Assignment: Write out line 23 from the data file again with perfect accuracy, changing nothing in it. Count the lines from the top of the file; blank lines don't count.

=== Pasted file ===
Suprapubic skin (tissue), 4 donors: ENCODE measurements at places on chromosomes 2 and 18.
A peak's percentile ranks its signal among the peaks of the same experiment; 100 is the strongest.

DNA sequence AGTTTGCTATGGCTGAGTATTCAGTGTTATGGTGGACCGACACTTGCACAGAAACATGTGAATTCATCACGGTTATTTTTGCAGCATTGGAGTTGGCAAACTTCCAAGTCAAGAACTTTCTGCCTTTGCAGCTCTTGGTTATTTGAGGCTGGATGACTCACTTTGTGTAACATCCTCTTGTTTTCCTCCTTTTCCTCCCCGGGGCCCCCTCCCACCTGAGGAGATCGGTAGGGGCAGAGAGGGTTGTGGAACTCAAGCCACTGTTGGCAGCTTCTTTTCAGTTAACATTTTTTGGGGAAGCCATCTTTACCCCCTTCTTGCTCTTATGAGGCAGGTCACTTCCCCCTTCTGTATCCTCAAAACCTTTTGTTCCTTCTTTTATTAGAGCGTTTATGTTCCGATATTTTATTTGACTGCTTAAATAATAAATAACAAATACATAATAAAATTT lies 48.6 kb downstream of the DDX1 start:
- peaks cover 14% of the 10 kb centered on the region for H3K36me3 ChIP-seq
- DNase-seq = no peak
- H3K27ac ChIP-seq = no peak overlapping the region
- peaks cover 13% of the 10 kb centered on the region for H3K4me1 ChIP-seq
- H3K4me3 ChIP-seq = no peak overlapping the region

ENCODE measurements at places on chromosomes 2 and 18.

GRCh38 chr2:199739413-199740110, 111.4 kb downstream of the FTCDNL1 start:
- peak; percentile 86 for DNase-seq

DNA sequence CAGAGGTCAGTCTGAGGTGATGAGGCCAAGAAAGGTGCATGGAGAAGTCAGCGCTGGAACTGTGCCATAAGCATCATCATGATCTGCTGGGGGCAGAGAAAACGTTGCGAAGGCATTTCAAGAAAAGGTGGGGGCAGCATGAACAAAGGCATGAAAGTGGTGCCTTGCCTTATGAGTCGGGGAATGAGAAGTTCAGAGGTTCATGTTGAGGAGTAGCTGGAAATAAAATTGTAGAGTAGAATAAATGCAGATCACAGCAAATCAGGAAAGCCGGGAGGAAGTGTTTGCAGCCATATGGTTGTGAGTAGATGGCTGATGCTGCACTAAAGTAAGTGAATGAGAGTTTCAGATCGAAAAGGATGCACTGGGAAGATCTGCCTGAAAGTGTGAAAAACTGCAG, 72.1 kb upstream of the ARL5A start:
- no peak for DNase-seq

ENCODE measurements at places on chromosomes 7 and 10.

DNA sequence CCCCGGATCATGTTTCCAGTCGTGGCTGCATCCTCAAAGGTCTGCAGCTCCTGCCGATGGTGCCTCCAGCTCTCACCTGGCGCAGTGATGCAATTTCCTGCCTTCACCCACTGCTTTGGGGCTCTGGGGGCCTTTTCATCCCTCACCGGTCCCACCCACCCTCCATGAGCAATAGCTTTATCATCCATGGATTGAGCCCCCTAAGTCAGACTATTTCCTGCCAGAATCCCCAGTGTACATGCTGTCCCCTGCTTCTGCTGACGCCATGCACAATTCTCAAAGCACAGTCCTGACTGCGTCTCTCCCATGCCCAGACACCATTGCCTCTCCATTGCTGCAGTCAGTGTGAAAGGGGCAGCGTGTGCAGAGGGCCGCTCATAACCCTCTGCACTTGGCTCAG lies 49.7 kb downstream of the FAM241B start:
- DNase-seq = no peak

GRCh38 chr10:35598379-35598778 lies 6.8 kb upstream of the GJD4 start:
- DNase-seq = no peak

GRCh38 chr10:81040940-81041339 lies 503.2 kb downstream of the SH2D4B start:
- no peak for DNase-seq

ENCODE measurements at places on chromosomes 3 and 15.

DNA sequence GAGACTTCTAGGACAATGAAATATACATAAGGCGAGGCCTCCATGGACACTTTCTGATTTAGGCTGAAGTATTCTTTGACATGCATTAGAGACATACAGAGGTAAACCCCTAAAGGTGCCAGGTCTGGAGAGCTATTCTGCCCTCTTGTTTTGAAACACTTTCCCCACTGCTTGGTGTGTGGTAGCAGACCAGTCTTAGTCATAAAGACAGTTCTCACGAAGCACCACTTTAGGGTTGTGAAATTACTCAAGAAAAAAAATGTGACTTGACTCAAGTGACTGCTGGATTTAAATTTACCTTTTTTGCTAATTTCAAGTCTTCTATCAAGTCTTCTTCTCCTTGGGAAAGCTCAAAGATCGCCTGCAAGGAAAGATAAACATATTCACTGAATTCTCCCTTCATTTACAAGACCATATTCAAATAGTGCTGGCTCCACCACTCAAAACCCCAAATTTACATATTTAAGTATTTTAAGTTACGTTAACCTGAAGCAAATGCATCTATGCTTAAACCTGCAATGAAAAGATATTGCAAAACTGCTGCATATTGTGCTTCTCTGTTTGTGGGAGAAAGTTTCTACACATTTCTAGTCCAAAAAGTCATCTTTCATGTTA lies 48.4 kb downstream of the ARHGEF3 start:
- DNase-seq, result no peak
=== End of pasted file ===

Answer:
- DNase-seq, result no peak